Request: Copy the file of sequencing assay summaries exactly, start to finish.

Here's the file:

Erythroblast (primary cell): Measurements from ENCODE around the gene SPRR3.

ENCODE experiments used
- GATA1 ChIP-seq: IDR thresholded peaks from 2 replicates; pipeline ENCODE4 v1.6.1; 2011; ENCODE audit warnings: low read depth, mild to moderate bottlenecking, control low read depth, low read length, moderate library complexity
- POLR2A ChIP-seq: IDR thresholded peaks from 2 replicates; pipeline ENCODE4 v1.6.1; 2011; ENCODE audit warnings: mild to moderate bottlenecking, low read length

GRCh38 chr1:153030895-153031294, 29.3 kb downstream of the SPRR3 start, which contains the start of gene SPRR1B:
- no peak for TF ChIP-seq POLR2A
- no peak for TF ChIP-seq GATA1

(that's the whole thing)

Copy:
Erythroblast (primary cell): Measurements from ENCODE around the gene SPRR3.

ENCODE experiments used
- GATA1 ChIP-seq: IDR thresholded peaks from 2 replicates; pipeline ENCODE4 v1.6.1; 2011; ENCODE audit warnings: low read depth, mild to moderate bottlenecking, control low read depth, low read length, moderate library complexity
- POLR2A ChIP-seq: IDR thresholded peaks from 2 replicates; pipeline ENCODE4 v1.6.1; 2011; ENCODE audit warnings: mild to moderate bottlenecking, low read length

GRCh38 chr1:153030895-153031294, 29.3 kb downstream of the SPRR3 start, which contains the start of gene SPRR1B:
- no peak for TF ChIP-seq POLR2A
- no peak for TF ChIP-seq GATA1